Tuberculosis has existed since 2000 BC. There has been evidence of tubercles in mummified Egyptian mummies dating around 2400 BC with clear symptoms of the disease. The Greeks were the people to give the disease it's name tuberculosis which means small lumps. The major epidemics of tuberculosis were in the seventeenth century and in the nineteenth century, which mainly affected the Untied States and Europe.
Little was known about how to fight or cure tuberculosis and there was also little research done on tuberculosis. It wasn't until the nineteenth century that great strives was made in helping find a cure for tuberculosis. In 1882 Robert Koch discovered a staining technique that eventually let him see the bacteria mycobacterium tuberculosis. An American physician Edward Trudeus built the first American sanatorium, because of his experiences with tuberculosis. By 1930 the United States had 600 sanatoriums with a total of 84,000 beds. Bacteriologists Albert Calmette and Camille Guerin worked with a violent strain of tuberculosis at the Pasteur Institute. In 1924 they developed a vaccination called BCG. They first administered the BCG vaccine to a young boy who was at a very high risk of developing Tuberculosis. The vaccine was successful and the newborn never developed the disease.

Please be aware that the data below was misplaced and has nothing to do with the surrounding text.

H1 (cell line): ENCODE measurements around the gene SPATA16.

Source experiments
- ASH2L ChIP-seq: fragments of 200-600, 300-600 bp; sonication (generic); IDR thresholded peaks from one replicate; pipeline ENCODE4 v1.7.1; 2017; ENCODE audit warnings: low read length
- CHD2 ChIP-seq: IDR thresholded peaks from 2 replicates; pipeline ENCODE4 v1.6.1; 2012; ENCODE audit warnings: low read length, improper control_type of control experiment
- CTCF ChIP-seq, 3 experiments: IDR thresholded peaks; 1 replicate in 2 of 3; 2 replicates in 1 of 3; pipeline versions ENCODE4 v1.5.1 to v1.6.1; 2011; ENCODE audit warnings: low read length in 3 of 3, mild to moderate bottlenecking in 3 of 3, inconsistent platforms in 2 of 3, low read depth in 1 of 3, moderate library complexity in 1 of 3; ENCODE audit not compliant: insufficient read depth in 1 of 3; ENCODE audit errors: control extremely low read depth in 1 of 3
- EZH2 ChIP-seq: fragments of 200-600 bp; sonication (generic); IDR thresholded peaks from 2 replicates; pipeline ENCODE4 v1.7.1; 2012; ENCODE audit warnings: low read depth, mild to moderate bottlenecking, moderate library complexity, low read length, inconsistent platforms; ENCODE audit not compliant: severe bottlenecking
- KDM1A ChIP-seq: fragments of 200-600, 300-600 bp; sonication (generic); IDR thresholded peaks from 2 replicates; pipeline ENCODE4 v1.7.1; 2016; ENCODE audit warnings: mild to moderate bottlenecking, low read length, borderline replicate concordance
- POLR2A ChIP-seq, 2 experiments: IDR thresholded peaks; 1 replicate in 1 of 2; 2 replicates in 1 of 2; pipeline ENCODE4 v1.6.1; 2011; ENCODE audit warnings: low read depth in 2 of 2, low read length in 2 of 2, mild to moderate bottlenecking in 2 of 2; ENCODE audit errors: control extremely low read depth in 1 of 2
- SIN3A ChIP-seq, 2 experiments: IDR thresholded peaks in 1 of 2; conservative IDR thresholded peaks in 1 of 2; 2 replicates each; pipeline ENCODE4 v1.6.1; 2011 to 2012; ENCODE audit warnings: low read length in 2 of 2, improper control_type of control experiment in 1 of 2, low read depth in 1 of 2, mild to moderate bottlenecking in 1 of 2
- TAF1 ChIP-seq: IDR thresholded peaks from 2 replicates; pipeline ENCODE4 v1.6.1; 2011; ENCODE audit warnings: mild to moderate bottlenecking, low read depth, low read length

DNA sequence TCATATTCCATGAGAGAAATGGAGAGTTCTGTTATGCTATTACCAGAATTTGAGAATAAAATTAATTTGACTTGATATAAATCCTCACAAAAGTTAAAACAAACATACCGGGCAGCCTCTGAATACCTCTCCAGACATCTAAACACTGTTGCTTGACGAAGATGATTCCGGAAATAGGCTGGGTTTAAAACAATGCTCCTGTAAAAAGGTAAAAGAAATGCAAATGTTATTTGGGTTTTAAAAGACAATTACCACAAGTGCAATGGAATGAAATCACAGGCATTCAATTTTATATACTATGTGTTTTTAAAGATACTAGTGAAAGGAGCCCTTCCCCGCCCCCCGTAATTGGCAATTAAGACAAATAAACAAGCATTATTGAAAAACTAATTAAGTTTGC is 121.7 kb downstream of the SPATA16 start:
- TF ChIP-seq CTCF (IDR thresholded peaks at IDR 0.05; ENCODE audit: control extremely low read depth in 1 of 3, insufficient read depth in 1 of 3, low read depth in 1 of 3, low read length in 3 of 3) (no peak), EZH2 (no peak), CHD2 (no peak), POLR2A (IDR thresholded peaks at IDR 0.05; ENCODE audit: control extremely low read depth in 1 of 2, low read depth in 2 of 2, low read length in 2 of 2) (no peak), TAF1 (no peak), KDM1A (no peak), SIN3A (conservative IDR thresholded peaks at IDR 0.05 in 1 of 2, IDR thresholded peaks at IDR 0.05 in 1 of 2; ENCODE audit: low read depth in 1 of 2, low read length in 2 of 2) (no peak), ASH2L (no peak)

Then in 1944 microbiologist Selman Waksman isolated an anti tuberculosis antibiotic, antinomyein but was too toxic for humans or animals to use. In 1943 Waksman discovered streptomycin a substance from streptomyes griseus that killed the bacteria mycobacterium tuberculosis, being the modern era of antibiotic therapy. With the use of antibiotics, tuberculosis decreased through out the world for the next thirty years. Mortality rates dropped sharply. In the United States tuberculosis...